Welcome - This is a Social Enterprise Business It aims to help potters and ceramic artists to become better known, to sell their work, to fill their courses and to provide a window into this fantastic world of 3D art!
Ceramics in the City is an excellent ceramics fair and grows from strength to strength each year. This year Clare Crouchman was kind enough to take some pictures for me to share on studiopottery.co.uk – Thank you Clare
“I love the Geffrye Museum as I remember visiting it as a child. The 50s and 60s room takes me straight back to my childhood. With its stylish extension, which opened in 1998, it creates the perfect setting for ‘Ceramics in the City’.
Now in its 11th year the firmly established show has grown in popularity and yet remains a warm and intimate show. Over 50 ceramicists showed their work and there really was something for everyone. The work is always of a really high standard and the variety of work is astounding. Each exhibitor has the same size table and I really enjoy the contrast of colours and textures that makes up the show as a whole.”
“It is a friendly show for the visitors as well as the ceramicists and the cosy, relaxed environment allows for everyone to meet the makers and browse or buy the ceramics and have a look at the museum.
If you have never been before it is definitely worth a visit so come along next year!” (I can certainly endorse that – put a note in your diary to check late next september… Stephen Dee, Editor)
The creative results of an innovative project following the full life story of a single oak tree is set to inspire visitors to the Royal Botanic Garden Edinburgh (RBGE), from October 12 to December 2. Created by the Sylva Foundation, in partnership with artists and craftsmen from throughout Britain, the OneOak exhibition features some 50 items, ranging from a throne chair to tables, benches and wood block prints. All have been created with timbers from a 222-year-old oak tree felled on Blenheim Estate, near Oxford.
From the outset, the incentive of the Sylva Foundation has been to bring people closer to the importance of woodlands and of wood in modern society. With this in mind, the felling, in January 2010, was witnessed by 250 school children and 200 other guests. A year later they were invited back to each plant a young oak, so fulfilling a cycle of sustainable forest management.
The tree was grown initially for its timber, being planted in 1788; the year The Times was first published, when Mozart was working on his last symphony and when the French Revolution was just beginning to stir. It became the most studied oak tree in Britain: it has been weighed, measured with lasers to create a 3D model, studied by a dendrochronologist, and had its carbon content estimated. It has also been featured by dozens of artists, sculptors and photographers. Now, it is being brought to Edinburgh thanks to funding from the Scottish Forestry Trust.
Chief Executive of the Sylva Foundation and project co-ordinator Dr Gabriel Hemery said: “This has been an amazing project that has inspired both the public and those who make a living working with wood and caring for our woodlands. Everyone has given their time to the project in so many different ways because they have been inspired by the concept: the realisation that trees and wood are still vital to life even in modern society.”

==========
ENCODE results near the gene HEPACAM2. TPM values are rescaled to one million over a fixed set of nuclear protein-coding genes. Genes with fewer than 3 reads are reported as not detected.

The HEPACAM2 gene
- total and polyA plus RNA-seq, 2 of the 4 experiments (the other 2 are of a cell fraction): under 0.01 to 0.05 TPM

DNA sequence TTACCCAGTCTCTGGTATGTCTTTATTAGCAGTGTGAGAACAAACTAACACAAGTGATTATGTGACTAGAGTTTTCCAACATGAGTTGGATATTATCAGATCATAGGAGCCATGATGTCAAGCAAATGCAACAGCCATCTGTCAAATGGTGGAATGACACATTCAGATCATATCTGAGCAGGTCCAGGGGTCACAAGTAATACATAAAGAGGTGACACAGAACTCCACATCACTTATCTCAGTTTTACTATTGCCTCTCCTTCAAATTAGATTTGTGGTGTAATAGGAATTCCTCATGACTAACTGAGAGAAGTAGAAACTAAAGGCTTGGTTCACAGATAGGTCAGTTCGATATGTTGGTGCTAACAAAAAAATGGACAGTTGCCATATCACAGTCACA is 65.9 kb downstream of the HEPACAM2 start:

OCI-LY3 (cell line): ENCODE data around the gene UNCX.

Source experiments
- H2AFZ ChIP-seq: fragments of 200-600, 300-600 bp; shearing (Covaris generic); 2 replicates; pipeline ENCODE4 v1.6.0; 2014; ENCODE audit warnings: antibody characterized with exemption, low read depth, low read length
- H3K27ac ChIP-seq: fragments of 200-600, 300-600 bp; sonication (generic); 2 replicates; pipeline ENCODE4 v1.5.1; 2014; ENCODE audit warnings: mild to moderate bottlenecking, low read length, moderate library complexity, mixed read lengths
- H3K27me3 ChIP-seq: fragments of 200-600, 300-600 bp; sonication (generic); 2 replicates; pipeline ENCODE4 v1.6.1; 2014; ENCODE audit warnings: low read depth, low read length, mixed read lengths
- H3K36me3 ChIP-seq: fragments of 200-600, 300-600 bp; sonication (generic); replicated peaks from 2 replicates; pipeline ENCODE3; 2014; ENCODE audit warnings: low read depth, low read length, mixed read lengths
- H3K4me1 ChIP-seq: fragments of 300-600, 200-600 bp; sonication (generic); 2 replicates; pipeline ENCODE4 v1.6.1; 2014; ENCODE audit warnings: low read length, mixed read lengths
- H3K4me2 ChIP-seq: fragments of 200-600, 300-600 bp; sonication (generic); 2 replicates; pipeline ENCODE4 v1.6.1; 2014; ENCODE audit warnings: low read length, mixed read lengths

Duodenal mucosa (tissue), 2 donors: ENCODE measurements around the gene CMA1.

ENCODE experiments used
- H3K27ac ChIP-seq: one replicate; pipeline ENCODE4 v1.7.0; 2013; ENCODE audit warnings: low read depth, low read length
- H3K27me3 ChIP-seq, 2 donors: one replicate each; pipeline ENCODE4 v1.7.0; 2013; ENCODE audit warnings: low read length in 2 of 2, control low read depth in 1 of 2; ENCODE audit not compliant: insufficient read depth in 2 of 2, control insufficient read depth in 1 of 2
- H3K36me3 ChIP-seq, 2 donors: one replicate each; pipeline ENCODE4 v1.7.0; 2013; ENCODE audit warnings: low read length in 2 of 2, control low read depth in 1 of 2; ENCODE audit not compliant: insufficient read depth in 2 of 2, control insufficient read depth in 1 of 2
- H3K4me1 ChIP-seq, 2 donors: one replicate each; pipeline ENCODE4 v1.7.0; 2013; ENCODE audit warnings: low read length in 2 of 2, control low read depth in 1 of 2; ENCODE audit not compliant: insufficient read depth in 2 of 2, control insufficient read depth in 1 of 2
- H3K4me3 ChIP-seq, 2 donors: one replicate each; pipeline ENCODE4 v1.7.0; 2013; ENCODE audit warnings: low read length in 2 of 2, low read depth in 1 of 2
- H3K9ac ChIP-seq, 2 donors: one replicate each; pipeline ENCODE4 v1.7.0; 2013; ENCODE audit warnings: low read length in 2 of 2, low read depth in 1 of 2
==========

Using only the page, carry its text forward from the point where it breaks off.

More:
Dr Hemery continued: “After three years of hard work it has been immensely exciting to be able to bring together all the various elements of the OneOak project. We are able to show the public the stunning artwork, spell-binding films, earth-shattering science and a myriad of truly amazing wood-based products. The only products that we haven’t been able include in real life in the exhibition at RBGE will be a house and a boat!”
Reflecting on the harmony between the origins of OneOak project and the work of RBGE, Exhibitions Officer Elinor Gallant, commented: “This is quite a remarkable exhibition detailing the lifecycle of an iconic tree. It is a story which links well with our experiences as a botanic
garden and with our policy of communicating about the environment at every level. Having hosted two particularly well received drop-in sessions bringing insight to the project, back in January 2011, it makes absolute sense for RBGE to present the full exhibition. I am certain visitors of all ages will be delighted by both the beauty of the wood and the story behind why and how these remarkable pieces have come to be on display.”
OneOak items created for the project include: firewood, woodchip (to heat a house for 6 weeks), sawdust for smoking food by Raymond Blanc, charcoal, bracing beams for a house, transom beam in a boat rowed in the Queen’s Diamond Jubilee Flotilla, door and frame, chest, pedestal table, coffee table, throne chair, clock cabinet, lantern, moebius sculpture, jewellery, wooden clock, acorn oakbot sculpture from waste slabwood, memorial sculpture, carved bowls, carved spoons, turned bowls, sawdust for ceramics glazing, carvings, automata, commemorative garden bench by disabled workers, five benches for primary schools including the spiderbench, contemplation bench, MakeIT! bench national school design competition, nesting tables, fine furniture competition winner’s pieces, small craft items, deer, viola chin rest, printing blocks, relief carving, sounding bowl, wood ash and smoke-glazed ceramics, and a wooden clock.
Above a piece created by Deana Lee using elements of the Oak – called Metamorphosis III, rather appropriately!
We’re only 18 days away from Art in Clay Farnham. Print a copy of this page for your 2-4-1 admission offer. You will need to bring this along to the show to take advantage of the offer. Please feel free to forward this email far and wide.
Talks and Demonstrations
SATURDAY 17th NOVEMBER
12:00 noon – Mark Smith ‘Wombling Around / A Load of Rubbish